Critique of Benkler’s magical thinking

In my previous post, I critiqued David Pozen’s misguided critique of the marketplace of ideas. It turns out, however, that Pozen’s essay is just one of three contributions in a larger series of essays on the theme of “Lies and Counterspeech” published by the Knight First Amendment Institute. The other essays are by Yochai Benkler, who calls the marketplace of ideas a “myth”, and Amy Kapczynsky, who prefers the label “magical”. Alas, the recommendations made in both of those essays are no more sensible than the call for Internet censorship in Pozen’s essay.

In his otherwise excellent essay, Yochai Benkler, a law professor at Harvard, ends up substituting one set of magical/mythical ideas (the marketplace of ideas) for another (social democracy). To the point, he proposes, and I quote, “building a multi-racial coalition aimed to construct an inclusive social democracy in which people actually have a stake and have reason to trust governing elites.” Seriously? That’s his solution? Putting aside the vagueness of this tired normative plea, this multi-racial coalition already exists — it’s called the Democrat Party! (In any case, even the Republican Party has attracted a growing number of minority voters.)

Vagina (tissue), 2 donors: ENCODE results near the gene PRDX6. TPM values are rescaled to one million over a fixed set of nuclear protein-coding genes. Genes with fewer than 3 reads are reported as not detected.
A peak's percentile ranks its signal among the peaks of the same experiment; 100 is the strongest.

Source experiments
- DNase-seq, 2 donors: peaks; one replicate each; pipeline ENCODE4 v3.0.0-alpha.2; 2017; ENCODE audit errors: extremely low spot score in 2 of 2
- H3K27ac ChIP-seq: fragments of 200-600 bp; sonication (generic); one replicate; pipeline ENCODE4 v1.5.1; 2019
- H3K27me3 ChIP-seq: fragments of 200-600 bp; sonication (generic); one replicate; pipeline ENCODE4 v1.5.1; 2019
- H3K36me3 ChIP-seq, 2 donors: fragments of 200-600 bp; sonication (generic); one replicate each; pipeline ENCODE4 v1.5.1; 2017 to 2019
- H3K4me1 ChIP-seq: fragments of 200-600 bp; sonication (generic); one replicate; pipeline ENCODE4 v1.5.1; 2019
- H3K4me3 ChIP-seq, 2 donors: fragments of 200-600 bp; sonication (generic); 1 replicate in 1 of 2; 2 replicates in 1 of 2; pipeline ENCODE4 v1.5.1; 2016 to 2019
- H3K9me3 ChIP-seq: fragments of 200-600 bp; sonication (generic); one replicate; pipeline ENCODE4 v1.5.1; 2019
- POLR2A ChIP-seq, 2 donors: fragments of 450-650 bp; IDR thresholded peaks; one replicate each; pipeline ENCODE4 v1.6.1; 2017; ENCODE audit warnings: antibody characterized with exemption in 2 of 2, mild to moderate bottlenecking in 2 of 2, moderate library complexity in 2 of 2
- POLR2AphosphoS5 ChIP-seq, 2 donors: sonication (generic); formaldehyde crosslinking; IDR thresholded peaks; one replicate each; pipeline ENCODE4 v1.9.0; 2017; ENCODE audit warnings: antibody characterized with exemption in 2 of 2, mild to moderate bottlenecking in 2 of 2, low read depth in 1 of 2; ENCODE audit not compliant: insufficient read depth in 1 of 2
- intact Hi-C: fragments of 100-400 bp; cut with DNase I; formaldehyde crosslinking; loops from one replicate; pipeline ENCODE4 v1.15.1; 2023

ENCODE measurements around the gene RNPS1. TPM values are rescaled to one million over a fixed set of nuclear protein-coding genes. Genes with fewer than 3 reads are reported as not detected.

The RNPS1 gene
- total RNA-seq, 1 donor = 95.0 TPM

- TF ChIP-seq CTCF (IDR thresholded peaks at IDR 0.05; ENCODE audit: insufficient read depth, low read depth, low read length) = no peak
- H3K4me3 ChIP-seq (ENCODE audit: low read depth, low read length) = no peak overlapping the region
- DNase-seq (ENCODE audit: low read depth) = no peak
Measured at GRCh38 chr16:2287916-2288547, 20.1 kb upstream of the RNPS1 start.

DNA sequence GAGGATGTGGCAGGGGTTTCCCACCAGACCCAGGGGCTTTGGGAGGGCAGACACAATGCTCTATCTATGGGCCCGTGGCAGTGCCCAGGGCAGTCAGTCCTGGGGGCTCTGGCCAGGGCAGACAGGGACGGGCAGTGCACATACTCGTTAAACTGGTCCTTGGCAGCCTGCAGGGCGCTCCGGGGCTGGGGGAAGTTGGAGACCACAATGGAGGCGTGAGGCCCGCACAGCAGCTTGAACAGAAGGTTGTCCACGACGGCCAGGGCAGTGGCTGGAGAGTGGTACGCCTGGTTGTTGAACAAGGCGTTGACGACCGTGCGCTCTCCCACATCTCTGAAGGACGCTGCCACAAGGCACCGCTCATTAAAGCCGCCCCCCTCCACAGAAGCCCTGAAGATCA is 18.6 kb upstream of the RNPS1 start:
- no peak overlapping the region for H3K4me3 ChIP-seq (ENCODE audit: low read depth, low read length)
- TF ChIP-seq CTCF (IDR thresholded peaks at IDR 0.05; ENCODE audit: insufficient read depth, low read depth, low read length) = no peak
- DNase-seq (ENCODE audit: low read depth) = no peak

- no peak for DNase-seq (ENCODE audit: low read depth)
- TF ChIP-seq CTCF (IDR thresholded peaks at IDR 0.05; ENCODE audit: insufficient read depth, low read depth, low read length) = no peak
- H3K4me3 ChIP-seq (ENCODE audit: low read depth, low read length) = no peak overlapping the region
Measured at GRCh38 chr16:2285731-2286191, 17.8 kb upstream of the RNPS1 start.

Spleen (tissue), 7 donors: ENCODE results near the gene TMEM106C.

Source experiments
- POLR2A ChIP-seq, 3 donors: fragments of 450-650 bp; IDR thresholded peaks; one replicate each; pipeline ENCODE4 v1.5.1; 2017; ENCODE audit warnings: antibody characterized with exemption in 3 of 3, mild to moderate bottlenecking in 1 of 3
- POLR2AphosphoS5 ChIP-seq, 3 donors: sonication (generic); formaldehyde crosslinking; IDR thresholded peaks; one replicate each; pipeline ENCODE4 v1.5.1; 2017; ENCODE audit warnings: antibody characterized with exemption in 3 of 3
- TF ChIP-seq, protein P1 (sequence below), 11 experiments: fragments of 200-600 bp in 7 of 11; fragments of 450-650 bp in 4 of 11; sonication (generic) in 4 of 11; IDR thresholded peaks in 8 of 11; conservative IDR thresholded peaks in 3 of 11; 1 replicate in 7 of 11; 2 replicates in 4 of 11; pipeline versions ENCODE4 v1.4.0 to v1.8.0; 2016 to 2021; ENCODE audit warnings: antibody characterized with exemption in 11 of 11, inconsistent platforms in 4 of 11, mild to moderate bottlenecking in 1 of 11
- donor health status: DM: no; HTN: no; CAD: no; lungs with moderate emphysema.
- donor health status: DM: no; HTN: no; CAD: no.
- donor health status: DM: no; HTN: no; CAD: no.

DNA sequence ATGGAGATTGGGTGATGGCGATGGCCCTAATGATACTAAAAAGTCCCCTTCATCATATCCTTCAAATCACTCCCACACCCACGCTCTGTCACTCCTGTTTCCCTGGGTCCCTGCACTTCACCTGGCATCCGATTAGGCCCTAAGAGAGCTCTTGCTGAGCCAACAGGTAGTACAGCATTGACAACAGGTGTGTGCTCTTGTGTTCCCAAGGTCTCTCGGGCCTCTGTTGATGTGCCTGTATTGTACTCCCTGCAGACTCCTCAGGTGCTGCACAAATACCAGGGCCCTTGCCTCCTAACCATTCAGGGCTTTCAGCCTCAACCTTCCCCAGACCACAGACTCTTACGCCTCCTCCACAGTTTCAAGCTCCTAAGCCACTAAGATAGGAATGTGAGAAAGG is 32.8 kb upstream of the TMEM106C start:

For her part, Amy Kapczynsky, a law professor at Yale, offers a more specific set of solutions in her contribution to the series (see here). I will review her solutions and respond to them on Monday.

The Origins of Social Democracy - Soapboxie

About F. E. Guerra-Pujol

When I’m not blogging, I am a business law professor at the University of Central Florida.
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3 Responses to Critique of Benkler’s magical thinking

  1. Pingback: Review of Kapczynsky (part 1 of 2) | prior probability

  2. Pingback: Three-headed monsters? A critique of Kapczynsky’s Internet-regulation proposals | prior probability

  3. Pingback: Global reply to Pozen, Benkler, and Kapczynsky: the optimal level of misinformation is not zero | prior probability

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